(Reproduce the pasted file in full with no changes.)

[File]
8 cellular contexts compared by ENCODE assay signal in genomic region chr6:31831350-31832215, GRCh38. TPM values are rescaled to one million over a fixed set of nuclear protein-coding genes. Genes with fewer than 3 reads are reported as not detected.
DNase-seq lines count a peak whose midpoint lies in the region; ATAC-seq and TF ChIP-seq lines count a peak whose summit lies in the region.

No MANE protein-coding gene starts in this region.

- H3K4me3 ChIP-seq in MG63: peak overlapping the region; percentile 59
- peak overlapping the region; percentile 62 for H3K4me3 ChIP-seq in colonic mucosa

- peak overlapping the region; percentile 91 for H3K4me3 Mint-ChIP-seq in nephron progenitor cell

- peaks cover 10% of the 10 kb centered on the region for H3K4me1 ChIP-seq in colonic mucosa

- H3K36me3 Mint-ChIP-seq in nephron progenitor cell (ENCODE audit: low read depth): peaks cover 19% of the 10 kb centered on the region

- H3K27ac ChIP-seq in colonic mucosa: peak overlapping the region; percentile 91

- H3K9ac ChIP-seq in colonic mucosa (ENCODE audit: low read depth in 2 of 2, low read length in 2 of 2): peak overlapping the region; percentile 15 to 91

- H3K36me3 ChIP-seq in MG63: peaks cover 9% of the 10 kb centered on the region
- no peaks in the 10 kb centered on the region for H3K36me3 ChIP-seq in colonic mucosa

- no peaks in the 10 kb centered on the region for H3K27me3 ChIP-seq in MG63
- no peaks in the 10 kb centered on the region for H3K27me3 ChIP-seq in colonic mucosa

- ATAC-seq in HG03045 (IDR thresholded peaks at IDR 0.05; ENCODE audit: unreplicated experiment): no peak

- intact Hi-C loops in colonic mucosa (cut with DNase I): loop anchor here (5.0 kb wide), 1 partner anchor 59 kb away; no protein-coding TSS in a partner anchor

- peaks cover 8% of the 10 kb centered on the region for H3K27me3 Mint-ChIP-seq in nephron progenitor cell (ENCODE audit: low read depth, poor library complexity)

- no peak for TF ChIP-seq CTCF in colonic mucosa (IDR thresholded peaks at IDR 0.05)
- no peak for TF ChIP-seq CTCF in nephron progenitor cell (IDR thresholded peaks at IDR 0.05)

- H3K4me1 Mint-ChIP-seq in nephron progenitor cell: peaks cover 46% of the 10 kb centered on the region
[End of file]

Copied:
8 cellular contexts compared by ENCODE assay signal in genomic region chr6:31831350-31832215, GRCh38. TPM values are rescaled to one million over a fixed set of nuclear protein-coding genes. Genes with fewer than 3 reads are reported as not detected.
DNase-seq lines count a peak whose midpoint lies in the region; ATAC-seq and TF ChIP-seq lines count a peak whose summit lies in the region.

No MANE protein-coding gene starts in this region.

- H3K4me3 ChIP-seq in MG63: peak overlapping the region; percentile 59
- peak overlapping the region; percentile 62 for H3K4me3 ChIP-seq in colonic mucosa

- peak overlapping the region; percentile 91 for H3K4me3 Mint-ChIP-seq in nephron progenitor cell

- peaks cover 10% of the 10 kb centered on the region for H3K4me1 ChIP-seq in colonic mucosa

- H3K36me3 Mint-ChIP-seq in nephron progenitor cell (ENCODE audit: low read depth): peaks cover 19% of the 10 kb centered on the region

- H3K27ac ChIP-seq in colonic mucosa: peak overlapping the region; percentile 91

- H3K9ac ChIP-seq in colonic mucosa (ENCODE audit: low read depth in 2 of 2, low read length in 2 of 2): peak overlapping the region; percentile 15 to 91

- H3K36me3 ChIP-seq in MG63: peaks cover 9% of the 10 kb centered on the region
- no peaks in the 10 kb centered on the region for H3K36me3 ChIP-seq in colonic mucosa

- no peaks in the 10 kb centered on the region for H3K27me3 ChIP-seq in MG63
- no peaks in the 10 kb centered on the region for H3K27me3 ChIP-seq in colonic mucosa

- ATAC-seq in HG03045 (IDR thresholded peaks at IDR 0.05; ENCODE audit: unreplicated experiment): no peak

- intact Hi-C loops in colonic mucosa (cut with DNase I): loop anchor here (5.0 kb wide), 1 partner anchor 59 kb away; no protein-coding TSS in a partner anchor

- peaks cover 8% of the 10 kb centered on the region for H3K27me3 Mint-ChIP-seq in nephron progenitor cell (ENCODE audit: low read depth, poor library complexity)

- no peak for TF ChIP-seq CTCF in colonic mucosa (IDR thresholded peaks at IDR 0.05)
- no peak for TF ChIP-seq CTCF in nephron progenitor cell (IDR thresholded peaks at IDR 0.05)

- H3K4me1 Mint-ChIP-seq in nephron progenitor cell: peaks cover 46% of the 10 kb centered on the region